As a fairly shy person with no vices and a love for dense urban cities with humid climates; I know that this town was metaphorically not built for me. And intense heat and brutally dry evenings have taught me that I was physically not built for it. We barely tolerate each other, occasionally shooting nasty glances and each wishing we were not tied together. Fortunately, we both have an open relationship with long-distance partners we prefer: tourists, and the Bay Area. You guess which goes with which.
|Location:||Las Vegas or San Francisco, ,|
|Casino Game:||Not a Player|
Vegas Fave 10 (The Hard Way)
|2:||Casino paying back what you spent on buffets|
|3:||Finding new stores and restaurants since last visit|
|4:||Two words: Pocket Park!|
|5:||Catching a connecting bus in less than 10 minutes|
|6:||Anytime the temperature is under 80|
|8:||Those bathroom amenity kits|
|9:||Top of the Stratosphere|
|10:||Getting the hell out of here!|
Just like Hammer, you can't touch this. Real, honest to god, big city luxury chain. Sure, Vegas does a nice job of impressing your aunt from Nebraska, but anyone who has spent time in a real city has always had reason to be skeptical until now. All these giant pseudo-luxury resorts who have five AAA diamonds and eight thousand rooms shall now sit up and take notes.
The grandmaster of Vegas' "Disney period" proved that themed decor, when done well, can be taken seriously. Still the most welcoming environment on the Strip, it's greatness has been worn down by a combination of aging facilities, and managers who don't share the original vision. Have been ignored by hotel staff here before, but F&B and Merchandising workers have been respectful since I can remember.
I guess this isn't exactly a great hotel by anyone's standards now, but it's the first place I stepped into and stayed at, and it does have a few tricks up it's sleeve. You can't beat Mix or Foundation Room for views, the HOB is one of the city's two large venues willing to run indie-league shows, and the showroom has been hosting solid Broadway hits for years.
A step sideways from Bellagio. The casino is great for a modern, heavily-appointed property but the restaurants vary and the resort end is beaten by it's chief competitor. I've learned to respect the interior, even if I don't fully love it.
Should you stay here? Hard to tell. If you know what "Pitchfork" is, and aren't turned off at the idea of skinny jeans being sold in the gift shop, but you still think the El Cortez or Artisan is ghetto, then do it. If you have cash to blow and want some of the craziest views in Vegas, then do it. Otherwise, you might prefer to walk here from another property and see what they're all about.
One year later, Aria drops to a five. The actual product here is very good, with the exception of a Cafe here and a Cirque show there. But it's all staffed by people who believe that the hype alone has earned the hotel's reputation as a top place, so they have nothing to prove. The aesthetics are gorgeous, but many people inside the pretty building aren't trying. That hurts.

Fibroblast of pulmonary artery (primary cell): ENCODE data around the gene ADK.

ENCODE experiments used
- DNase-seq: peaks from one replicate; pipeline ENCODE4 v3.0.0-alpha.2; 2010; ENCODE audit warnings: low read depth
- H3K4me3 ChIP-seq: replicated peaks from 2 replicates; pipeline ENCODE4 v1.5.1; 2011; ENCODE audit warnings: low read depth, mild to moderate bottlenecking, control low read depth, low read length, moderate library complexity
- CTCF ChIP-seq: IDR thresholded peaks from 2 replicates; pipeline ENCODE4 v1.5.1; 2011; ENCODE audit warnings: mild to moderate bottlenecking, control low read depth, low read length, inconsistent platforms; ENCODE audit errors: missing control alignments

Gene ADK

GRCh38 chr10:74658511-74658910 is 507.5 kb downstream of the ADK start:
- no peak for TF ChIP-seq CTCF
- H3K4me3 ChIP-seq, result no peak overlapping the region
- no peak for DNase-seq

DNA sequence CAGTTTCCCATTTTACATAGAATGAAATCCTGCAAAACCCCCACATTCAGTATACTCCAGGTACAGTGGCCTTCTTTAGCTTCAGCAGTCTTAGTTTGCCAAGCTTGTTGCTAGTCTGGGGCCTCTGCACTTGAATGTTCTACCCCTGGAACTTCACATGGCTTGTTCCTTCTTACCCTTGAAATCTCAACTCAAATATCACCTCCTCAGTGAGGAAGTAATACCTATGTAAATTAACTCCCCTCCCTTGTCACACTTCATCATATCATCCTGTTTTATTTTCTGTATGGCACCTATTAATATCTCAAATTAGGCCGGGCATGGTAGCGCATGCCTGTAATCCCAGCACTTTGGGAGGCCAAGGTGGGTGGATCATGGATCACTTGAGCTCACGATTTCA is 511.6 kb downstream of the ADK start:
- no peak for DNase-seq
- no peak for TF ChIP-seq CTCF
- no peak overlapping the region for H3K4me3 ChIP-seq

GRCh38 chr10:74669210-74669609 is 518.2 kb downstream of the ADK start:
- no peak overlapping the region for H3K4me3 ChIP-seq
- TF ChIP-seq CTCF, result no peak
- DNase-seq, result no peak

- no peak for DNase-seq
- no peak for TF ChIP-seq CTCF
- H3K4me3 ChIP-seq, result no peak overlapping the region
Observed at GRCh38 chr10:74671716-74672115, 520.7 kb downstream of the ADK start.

Not for everyone. You'll have to look to apartment-sized suites to get two beds in a room, and it's far back from the Boulevard, so Vdara will probably collect single conventioneers who are attending meetings at Aria. But it's a lower-cost room right next to Bellagio (something people longed for early on in the 00's) and a short jaunt to Aria, and it gives you a taste of Aria's technical whizbangs at a lower cost. Worthy of a four, but that All Non Smoking thing gives it an extra point.
Planet Hollywood made a solid attempt at trying to remake a ruined property, washing away 2/3rds of the former Aladdin (and giving Vegas aficionados a new game: "Spot the Aladdin Theme") while providing one of the best independently run casinos. Now part of the Harrah's fleet, who the hell knows what will happen.
If only more resorts had been built like this. Comes closes to matching that DisneyWorld-level of theming detail that pre-Palms hotels regularly promised and almost never delivered.
Having spent it's life until now as little more than Mirage overflow, Cap'n Phil Ruffin steers the good ship Treasure Island into uncharted territory as an independent boutique hotel. It's still too early to tell what kind of place he wants TI to be, but for now it's one of the few middle class joints with enough capital to renovate when need be.
A more casual, less maze-like property. The Venetian for those of us who don't like getting lost. Parking access is a godsend.
A bit directionless upon opening, Encore is slowly being retooled for Steve Wynn's new focus on nightlife. Lots of bars, booze, and now multiple pools for you to get your social freak on. That's nice, but the catch is that I just don't like nightlife. While you're clubbin', I'm 30 floors up trying to sleep over the UNTS UNTS UNTS sound of your party.
If you show any Vegas newbie a shot of the Strip skyline and ask them where they'd like to stay, the pyramid will be in their top three, every time. Show them a picture of what a room in the pyramid looks like, and then they change their mind. Received help in 2008, but needs more.
I haven't had any great experiences at the Stratosphere, but I haven't had any bad ones either. The Stupak legend and that big honkin' tower make it noteworthy.
The casino isn't that hot (although if you consider it and the Cal one entity it gets better) but value is the name of the game here. And the turn of the century motif is charming.
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